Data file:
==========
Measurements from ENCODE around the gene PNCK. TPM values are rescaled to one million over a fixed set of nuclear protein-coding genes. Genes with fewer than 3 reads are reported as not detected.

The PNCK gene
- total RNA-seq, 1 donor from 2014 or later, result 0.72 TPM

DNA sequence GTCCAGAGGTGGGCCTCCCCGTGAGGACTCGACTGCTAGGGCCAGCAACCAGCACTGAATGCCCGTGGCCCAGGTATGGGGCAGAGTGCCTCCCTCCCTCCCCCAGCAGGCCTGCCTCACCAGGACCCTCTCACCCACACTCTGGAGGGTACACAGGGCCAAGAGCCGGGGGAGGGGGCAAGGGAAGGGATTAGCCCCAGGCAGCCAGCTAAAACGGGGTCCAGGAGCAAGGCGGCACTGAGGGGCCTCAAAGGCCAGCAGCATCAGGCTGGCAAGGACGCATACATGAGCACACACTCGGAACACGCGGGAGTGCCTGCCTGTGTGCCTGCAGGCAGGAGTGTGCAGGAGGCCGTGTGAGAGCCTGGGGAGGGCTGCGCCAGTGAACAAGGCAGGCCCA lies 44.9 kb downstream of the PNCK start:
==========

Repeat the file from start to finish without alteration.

Measurements from ENCODE around the gene PNCK. TPM values are rescaled to one million over a fixed set of nuclear protein-coding genes. Genes with fewer than 3 reads are reported as not detected.

The PNCK gene
- total RNA-seq, 1 donor from 2014 or later, result 0.72 TPM

DNA sequence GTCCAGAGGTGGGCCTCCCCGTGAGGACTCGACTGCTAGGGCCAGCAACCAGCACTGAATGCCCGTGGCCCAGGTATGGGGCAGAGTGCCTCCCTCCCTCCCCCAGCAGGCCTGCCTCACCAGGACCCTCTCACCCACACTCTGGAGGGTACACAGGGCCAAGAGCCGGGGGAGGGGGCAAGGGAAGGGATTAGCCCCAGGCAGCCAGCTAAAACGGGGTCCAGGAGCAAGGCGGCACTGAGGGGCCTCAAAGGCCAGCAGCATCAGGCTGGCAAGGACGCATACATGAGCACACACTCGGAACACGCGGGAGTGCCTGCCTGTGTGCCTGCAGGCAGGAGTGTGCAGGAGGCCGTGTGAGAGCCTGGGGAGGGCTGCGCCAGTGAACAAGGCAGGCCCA lies 44.9 kb downstream of the PNCK start: